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Piedmont Office Realty Trust Inc (NYSE:PDM)
Q4 2019 Earnings Call
Feb 5, 2020, 11:00 a.m. ET

Contents:

  • Prepared Remarks
  • Questions and Answers
  • Call Participants

Prepared Remarks:

Operator

Ladies and gentlemen, hello and thank you for joining today's Piedmont Office Realty Trust, Inc. Fourth Quarter 2019 Earnings Conference Call. [Operator Instructions]

With that, I am pleased to turn the floor over to your host.

Robert E. Bowers -- Chief Financial and Administrative Officer, Executive Vice President

Thank you, operator. Good morning, and thank you for joining us for Piedmont's fourth Quarter 2019 earnings call. Last night, we filed an 8-K containing our quarterly earnings release and supplemental information. These items are available on our website under the Investor Relations section for your review.

On today's call, the Company's prepared remarks and answers to your questions will contain forward-looking statements as defined in the Private Securities Litigation Reform Act of 1995. Forward-looking statements address matters, which are subject to risk and uncertainties that may cause actual results to differ from those that we anticipate and discuss today. Examples of forward-looking statements include those related to Piedmont Office Realty Trust's future revenues, operating income, dividends and financial guidance, as well as future leasing and investment activity. You should not place any undue reliance on any of these forward-looking statements and these statements speak only as of the date they are made.

We encourage all of our listeners to review the more detailed discussion related to risk associated with forward-looking statements contained in the Company's filings with the SEC. In addition, during this call, we'll refer to certain non-GAAP financial measurements, such as FFO, core FFO, AFFO and same-store NOI. The definitions and reconciliations of these non-GAAP measures are contained in the supplemental financial information available on the Company's website. After our prepared comments are made, our senior management team will be available to address any questions that you may have.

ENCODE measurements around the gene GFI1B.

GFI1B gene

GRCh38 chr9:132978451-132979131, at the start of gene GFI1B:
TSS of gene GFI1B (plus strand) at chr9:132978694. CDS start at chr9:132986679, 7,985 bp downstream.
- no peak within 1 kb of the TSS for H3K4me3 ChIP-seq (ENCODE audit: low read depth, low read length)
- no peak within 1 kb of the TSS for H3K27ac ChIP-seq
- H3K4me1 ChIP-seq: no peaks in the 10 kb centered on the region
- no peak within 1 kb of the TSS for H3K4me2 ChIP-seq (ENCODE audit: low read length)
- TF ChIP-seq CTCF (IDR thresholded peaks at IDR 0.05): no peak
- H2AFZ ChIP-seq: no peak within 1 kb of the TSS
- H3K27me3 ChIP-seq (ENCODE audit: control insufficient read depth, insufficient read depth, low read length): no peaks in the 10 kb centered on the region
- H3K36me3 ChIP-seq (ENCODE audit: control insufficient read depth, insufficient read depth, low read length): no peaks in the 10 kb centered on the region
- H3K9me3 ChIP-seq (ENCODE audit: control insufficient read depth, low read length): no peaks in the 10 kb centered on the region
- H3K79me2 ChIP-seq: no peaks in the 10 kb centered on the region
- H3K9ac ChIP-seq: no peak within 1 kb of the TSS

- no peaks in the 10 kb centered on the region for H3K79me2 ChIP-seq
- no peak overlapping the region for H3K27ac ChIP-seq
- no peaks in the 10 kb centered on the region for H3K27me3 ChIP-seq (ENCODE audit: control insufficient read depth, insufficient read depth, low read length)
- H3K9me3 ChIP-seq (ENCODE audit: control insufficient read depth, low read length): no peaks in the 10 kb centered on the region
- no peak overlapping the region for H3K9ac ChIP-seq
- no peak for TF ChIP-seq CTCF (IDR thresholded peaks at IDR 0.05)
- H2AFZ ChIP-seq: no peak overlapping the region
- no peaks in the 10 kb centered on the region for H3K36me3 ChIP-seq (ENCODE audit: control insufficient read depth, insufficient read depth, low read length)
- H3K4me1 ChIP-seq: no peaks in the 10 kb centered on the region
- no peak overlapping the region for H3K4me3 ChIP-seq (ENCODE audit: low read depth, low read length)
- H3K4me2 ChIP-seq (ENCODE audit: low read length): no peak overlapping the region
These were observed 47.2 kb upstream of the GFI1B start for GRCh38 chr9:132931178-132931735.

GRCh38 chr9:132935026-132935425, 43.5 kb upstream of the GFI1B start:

At this time, our Chief Executive Officer, Brent Smith, will provide some opening comments and discuss our fourth quarter's results and accomplishments. Brent?

C. Brent Smith -- President, Chief Executive Officer & Director

Thank you, Bobby. Good morning, everyone. We very much appreciate you joining us on today's call. In our last two earnings call, I reported that Piedmont was experiencing solid momentum across all aspects of our business. And more specifically, with the strong leasing, operations and capital markets activity that Company was generating would carry throughout the remainder of 2019, while positioning Piedmont for meaningful earnings growth in 2020. I believe the results for the fourth quarter of 2019 and now our outlook for 2020 confirm this previous guidance.

Our optimism is centered around the following. Continued strong leasing activity in most of our targeted submarkets, along with the realization of the benefits from further concentration of our portfolio in unique, mixed use of many rich sub-markets that are in close proximity to major education centers and transportation notes. And capitalizing on the earnings growth strategy from the disposition of non-core asset and the subsequent accretive redeployment of proceeds into select assets within our targeted sub-markets that generate higher cash and accrual based yields with greater growth in cash flow projected over time from a far more cohesive portfolio.

We were pleased with our fourth quarter results. Specifically, the positive leasing and transaction momentum that we continued to experience across the portfolio were the most of our core office sub-markets, particularly those in Boston, Dallas, Atlanta and Orlando, where job growth is strong, and in Minneapolis in the RB corridor, where the outlook continues to improve.

As we announced previously, during the fourth quarter, we sold 500 West Monroe Street, a 46-story, approximately 967,000 square foot, 100% leased, trophy office building located in the West Loop sub-market of downtown Chicago, for a gross sales price of $412 million, or $426 per square foot. 500 West Monroe was a phenomenal round-trip investment for Piedmont. Acquired in 2011 for approximately $235 a square foot and with an occupancy position to drop below 20%. The sale of 500 West Monroe resulted in the recognition of an approximately $158 million gain on sale of real estate, which is included in the fourth quarter's result of operations. We were able to match this transaction with our Atlanta Galleria acquisitions earlier in 2019 and a reverse 1031 exchange. And therefore, no special distribution will result from the significant gain.